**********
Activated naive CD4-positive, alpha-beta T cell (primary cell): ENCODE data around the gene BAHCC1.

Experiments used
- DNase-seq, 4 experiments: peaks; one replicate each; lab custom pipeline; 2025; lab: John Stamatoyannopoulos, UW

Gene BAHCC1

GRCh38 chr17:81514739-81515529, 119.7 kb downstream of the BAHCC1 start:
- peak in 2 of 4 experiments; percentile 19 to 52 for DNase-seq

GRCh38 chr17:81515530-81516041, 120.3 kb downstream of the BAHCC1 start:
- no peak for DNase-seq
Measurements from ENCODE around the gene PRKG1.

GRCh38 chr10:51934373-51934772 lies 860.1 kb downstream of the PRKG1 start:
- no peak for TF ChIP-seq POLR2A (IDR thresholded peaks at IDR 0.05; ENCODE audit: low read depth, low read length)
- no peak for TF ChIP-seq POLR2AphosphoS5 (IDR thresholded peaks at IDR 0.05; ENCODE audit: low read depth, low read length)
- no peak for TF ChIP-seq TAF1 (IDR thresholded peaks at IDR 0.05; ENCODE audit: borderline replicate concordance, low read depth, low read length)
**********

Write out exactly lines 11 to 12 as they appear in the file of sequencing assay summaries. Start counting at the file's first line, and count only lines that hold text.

- no peak for TF ChIP-seq POLR2A (IDR thresholded peaks at IDR 0.05; ENCODE audit: low read depth, low read length)
- no peak for TF ChIP-seq POLR2AphosphoS5 (IDR thresholded peaks at IDR 0.05; ENCODE audit: low read depth, low read length)